Time to face the painful truth: Sport is ruining our heroes


Time to face the painful truth: Sport is ruining our heroes

We must see players for what they are: human and deserving of more consideration


How many 20-year-olds do you know who have to put their lives on hold for six weeks because of a knee injury? Or 23-year-olds who live for months with a spinal stress problem? Or 25-year-olds who have a shoulder wrenched out of shape?
The subjects of these calamities are not soldiers, bar brawlers or victims of domestic abuse. They are instead Damian Willemse, Kagiso Rabada and Mohamed Salah — stars of rugby, cricket and football, and apparently fine physical specimens of the human race.
Except that they’re not. They’re crocked. And they are far from the only people impaired, often permanently, by what they do for a living.We think sport stars have the best bodies out there. Closer to the truth is that they are rarely free of pain, and that they age faster than we do because they wear themselves out exponentially more quickly.
Dale Steyn’s painful relationship with his right shoulder and left heel for more than two years now proves what doesn’t need proving: sport is bad for you, particularly if you play at the top level.
Stories about injuries are the bane of a sportswriter’s life; right up there with reporting on positive drug tests and trying to make players sound interesting when they say utterly forgettable things, which for almost all of them is almost all of the time.
But they’re paid to play. Not talk. Thing is, it can seem as if they are paid to learn the Latin names of those parts of their bodies that have been wrecked in the cause of trying to win.The exceptionally articulate Steyn is a case in point, what with words like infraspinatus and coracoid tripping off his tongue as readily as bouncer and yorker.
You probably know your yorkers from your bouncers, but did you know the infraspinatus is, according to the medical books, “a thick triangular muscle”, “one of the four muscles of the rotator cuff” and that its major function is to “externally rotate the humerus [the bone that connects shoulder to elbow] and stabilise the shoulder joint”?
Or that the coracoid is “a small hook-like structure on the lateral edge of the superior anterior portion of the scapula [shoulder blade]” so-named because its name translates into “like a raven’s beak” in Greek, and that fracturing it is impressively difficult and unusual?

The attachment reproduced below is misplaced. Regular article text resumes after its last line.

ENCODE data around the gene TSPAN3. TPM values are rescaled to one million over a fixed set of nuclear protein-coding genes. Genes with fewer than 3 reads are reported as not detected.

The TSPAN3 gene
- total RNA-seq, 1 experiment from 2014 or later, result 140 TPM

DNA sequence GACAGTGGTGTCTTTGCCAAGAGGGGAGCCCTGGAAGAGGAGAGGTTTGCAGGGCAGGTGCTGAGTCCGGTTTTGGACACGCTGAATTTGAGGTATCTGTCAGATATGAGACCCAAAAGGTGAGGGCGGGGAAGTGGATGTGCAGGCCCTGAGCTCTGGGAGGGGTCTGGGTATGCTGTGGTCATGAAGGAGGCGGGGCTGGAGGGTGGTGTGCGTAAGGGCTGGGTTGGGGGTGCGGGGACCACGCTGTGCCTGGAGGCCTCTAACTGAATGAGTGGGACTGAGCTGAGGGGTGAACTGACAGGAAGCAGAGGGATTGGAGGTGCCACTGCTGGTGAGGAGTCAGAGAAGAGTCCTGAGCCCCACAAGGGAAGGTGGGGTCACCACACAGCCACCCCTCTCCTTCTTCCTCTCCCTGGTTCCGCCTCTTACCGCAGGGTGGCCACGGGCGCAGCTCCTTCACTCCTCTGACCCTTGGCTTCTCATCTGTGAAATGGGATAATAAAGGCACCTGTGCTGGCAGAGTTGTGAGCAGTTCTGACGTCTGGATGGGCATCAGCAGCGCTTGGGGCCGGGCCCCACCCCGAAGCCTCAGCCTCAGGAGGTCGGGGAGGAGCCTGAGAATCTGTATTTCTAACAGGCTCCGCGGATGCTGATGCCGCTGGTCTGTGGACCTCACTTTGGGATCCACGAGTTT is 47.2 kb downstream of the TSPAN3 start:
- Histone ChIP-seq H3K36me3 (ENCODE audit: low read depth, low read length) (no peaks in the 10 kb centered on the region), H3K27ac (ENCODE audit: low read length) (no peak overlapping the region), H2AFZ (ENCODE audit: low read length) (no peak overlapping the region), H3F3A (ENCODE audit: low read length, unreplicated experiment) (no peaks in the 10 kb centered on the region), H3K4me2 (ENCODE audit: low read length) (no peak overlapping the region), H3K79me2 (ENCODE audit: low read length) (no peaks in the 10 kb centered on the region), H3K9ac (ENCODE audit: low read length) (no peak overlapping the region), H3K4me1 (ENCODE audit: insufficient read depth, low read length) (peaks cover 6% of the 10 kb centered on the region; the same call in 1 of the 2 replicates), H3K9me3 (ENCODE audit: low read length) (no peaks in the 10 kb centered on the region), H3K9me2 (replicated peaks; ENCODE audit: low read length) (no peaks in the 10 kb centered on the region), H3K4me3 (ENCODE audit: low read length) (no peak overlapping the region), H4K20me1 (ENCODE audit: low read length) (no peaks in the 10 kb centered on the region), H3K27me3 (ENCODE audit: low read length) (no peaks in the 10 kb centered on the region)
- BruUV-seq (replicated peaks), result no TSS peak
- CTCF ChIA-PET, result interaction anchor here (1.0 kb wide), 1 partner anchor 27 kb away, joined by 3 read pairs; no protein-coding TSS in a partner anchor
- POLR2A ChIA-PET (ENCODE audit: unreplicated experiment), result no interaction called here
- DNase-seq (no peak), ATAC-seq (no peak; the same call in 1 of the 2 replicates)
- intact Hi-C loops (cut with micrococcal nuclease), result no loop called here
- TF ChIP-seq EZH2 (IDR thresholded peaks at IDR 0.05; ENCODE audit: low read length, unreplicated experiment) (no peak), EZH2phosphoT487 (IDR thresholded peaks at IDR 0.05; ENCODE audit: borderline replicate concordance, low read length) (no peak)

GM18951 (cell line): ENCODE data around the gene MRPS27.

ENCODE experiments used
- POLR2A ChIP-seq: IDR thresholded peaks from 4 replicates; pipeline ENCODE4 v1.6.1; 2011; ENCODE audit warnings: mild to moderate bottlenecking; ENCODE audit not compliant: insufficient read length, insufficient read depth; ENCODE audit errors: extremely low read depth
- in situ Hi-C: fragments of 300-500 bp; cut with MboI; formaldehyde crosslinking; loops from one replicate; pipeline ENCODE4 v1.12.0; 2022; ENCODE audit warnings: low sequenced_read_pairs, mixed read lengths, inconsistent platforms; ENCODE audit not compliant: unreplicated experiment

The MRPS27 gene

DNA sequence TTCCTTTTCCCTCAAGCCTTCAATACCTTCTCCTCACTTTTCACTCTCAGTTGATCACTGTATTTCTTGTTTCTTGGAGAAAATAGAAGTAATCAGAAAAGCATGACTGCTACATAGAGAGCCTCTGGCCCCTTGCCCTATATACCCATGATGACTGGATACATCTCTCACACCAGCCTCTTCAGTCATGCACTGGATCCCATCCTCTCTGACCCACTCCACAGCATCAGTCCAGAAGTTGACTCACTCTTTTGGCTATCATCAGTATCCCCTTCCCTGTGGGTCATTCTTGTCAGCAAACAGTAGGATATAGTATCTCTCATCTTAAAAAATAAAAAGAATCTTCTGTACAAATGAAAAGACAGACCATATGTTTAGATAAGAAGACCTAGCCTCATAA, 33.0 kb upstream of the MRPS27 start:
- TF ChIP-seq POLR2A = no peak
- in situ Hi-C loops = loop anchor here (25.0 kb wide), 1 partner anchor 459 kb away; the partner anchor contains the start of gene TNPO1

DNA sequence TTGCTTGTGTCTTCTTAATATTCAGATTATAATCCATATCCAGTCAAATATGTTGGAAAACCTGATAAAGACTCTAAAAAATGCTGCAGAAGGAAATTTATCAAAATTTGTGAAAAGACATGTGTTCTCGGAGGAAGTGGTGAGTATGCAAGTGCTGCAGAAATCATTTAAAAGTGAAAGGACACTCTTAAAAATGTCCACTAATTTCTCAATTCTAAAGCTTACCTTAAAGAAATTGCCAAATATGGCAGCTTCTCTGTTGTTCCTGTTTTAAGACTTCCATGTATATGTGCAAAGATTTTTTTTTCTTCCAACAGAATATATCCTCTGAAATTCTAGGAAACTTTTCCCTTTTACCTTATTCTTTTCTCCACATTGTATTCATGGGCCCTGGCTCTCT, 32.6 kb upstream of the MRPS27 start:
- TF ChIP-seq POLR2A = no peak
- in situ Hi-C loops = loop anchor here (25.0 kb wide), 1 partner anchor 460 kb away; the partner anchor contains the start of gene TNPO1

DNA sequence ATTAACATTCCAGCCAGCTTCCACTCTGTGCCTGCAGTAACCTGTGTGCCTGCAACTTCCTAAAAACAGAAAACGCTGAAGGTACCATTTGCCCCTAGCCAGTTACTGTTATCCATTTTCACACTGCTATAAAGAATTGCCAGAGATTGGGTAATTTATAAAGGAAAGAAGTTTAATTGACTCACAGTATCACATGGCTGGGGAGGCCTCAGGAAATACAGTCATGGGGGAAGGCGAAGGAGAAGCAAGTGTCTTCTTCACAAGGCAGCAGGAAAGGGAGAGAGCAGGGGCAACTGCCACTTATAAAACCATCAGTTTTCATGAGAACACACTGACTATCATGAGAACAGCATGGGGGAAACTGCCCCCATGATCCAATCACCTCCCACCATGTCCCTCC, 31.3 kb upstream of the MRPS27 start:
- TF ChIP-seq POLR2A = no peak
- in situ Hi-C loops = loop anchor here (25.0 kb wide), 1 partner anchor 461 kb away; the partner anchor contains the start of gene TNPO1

Steyn knows all that, and much more. Too much for a man of 34. In fast bowler’s years that’s about 68.
Unlike most players Steyn has spoken candidly of his frustration at the healing and rehabilitation process, and of his worry about hurting something else while he works to resolve the original problem.
“I go for a run up the mountain and I could get a hamstring injury,” he said in October, when he was emerging from his second major shoulder injury.
“Or I finally get over all of this and I go and roll my ankle getting out of the car.”Close but not quite: less than three months later a freshly repaired Steyn tore a ligament off his left heel by stepping awkwardly into a foothole while bowling against India in the Newlands Test.   
Square one, here we go again …
More often heard than Steyn’s honesty is the kind of view expressed by boxer Ronda Rousey: “I’ve separated my shoulder and my collarbone; I’ve messed up my knee a million times. I’ve broken my foot in several places. I’ve broken my toe a bunch, broken my nose a couple of times, and had a bunch of other annoying little injuries, like turf toe [spraining the ligaments of the big toe] and arthritis and tendonitis. It’s part of the game.”
If self-harm was a crime you’d have a hard time getting that argument past a judge, and if you think that’s a reach consider that in December 2016 the US Supreme Court declined to hear appeals from former National Football League (NFL) players against a total settlement amount of $1-billion the NFL offered previously concussed players to shut up and go away and take their brain damage with them.A billion dollars sounds decent, but in March the players and the families of those who have died — some of diseases and conditions doctors have blamed on playing gridiron football — went back to court to file charges of fraud against the NFL for allegedly trying to delay payments, sometimes aggressively.
A month later the NFL lawyered up to argue that a special investigator be appointed to stop “widespread fraud from infecting” the settlement plan.
“Write your injuries in dust, your benefits in marble,” Benjamin Franklin said, and that’s happens almost without fail.
We record and remember players’ performances at length and in detail. But their injuries, the effects of which may linger long after they have graced the arena and entertained us royally, are invariably footnotes in their biographies.
It’s time we saw players for what they are: human before anything else, injuries and all, and deserving of more consideration on that score.
The other score? By comparison it matters nought.

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